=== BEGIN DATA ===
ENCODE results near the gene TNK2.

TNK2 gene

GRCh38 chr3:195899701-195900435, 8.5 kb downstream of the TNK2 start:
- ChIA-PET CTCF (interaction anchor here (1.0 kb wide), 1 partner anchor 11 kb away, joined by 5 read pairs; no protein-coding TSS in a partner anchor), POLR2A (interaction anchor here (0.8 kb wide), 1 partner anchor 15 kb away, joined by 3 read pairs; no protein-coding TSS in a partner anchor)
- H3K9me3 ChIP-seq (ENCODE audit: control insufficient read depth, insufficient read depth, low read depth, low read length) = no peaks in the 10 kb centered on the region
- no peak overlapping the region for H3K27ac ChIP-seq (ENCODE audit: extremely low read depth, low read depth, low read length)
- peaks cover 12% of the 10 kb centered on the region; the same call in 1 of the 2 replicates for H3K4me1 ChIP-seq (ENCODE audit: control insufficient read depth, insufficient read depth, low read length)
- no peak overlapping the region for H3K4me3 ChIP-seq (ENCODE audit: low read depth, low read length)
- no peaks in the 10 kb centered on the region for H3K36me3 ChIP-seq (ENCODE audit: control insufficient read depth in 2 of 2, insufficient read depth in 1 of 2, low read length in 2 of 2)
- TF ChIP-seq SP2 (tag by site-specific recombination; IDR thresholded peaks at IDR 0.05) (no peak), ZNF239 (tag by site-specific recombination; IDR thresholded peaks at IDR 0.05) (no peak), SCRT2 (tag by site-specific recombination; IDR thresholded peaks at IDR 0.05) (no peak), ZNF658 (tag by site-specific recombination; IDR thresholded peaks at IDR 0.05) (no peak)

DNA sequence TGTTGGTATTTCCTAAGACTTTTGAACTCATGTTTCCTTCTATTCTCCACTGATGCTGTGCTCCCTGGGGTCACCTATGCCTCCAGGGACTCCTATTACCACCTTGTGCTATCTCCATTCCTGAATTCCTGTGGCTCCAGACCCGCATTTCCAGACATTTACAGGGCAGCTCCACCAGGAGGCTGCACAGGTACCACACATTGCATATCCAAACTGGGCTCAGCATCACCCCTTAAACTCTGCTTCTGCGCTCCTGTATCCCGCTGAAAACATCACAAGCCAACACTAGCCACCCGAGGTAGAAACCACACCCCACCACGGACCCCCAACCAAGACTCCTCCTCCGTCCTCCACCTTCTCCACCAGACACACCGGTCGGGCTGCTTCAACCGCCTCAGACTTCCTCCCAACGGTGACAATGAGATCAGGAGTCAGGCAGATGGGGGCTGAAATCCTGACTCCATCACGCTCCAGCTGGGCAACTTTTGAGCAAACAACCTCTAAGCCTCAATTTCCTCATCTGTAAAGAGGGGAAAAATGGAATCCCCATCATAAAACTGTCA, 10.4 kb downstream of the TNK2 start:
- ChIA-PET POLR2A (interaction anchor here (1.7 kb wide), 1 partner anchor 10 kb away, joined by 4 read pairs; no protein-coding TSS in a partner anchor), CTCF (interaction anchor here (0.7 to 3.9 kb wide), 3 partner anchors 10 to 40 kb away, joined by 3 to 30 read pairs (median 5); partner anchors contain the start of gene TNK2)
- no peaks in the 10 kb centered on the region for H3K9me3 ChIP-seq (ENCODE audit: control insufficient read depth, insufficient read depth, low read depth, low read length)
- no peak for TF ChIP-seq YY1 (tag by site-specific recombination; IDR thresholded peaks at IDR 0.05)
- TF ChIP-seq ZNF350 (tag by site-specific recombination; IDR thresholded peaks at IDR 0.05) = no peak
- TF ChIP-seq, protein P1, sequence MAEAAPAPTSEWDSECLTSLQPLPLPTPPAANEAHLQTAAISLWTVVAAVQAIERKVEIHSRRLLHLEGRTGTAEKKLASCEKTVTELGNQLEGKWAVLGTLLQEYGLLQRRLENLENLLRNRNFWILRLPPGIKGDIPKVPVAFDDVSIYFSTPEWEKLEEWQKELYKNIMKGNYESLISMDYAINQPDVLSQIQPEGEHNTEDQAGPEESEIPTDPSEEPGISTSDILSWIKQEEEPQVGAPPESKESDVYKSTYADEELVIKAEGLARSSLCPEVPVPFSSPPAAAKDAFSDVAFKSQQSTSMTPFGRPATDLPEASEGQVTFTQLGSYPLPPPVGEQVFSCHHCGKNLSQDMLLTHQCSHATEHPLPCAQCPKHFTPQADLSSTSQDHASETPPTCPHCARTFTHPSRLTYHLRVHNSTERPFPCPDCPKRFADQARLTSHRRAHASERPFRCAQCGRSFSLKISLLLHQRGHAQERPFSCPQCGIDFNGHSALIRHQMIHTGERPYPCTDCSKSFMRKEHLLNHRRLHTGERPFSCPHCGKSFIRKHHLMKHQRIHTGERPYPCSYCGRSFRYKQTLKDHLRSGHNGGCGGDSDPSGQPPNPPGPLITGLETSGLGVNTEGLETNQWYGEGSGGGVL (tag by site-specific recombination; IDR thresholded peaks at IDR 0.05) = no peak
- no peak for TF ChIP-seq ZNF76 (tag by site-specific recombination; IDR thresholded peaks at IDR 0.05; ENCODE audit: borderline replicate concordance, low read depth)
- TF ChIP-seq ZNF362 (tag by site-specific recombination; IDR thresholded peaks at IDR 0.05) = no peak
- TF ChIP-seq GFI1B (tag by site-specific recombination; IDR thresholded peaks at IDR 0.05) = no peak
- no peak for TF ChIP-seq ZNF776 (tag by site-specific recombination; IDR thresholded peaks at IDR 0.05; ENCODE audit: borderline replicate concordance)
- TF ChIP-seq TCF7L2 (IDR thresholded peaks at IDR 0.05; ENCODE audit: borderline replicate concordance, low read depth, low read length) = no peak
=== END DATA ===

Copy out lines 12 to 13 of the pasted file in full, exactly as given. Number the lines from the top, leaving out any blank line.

- ChIA-PET POLR2A (interaction anchor here (1.7 kb wide), 1 partner anchor 10 kb away, joined by 4 read pairs; no protein-coding TSS in a partner anchor), CTCF (interaction anchor here (0.7 to 3.9 kb wide), 3 partner anchors 10 to 40 kb away, joined by 3 to 30 read pairs (median 5); partner anchors contain the start of gene TNK2)
- no peaks in the 10 kb centered on the region for H3K9me3 ChIP-seq (ENCODE audit: control insufficient read depth, insufficient read depth, low read depth, low read length)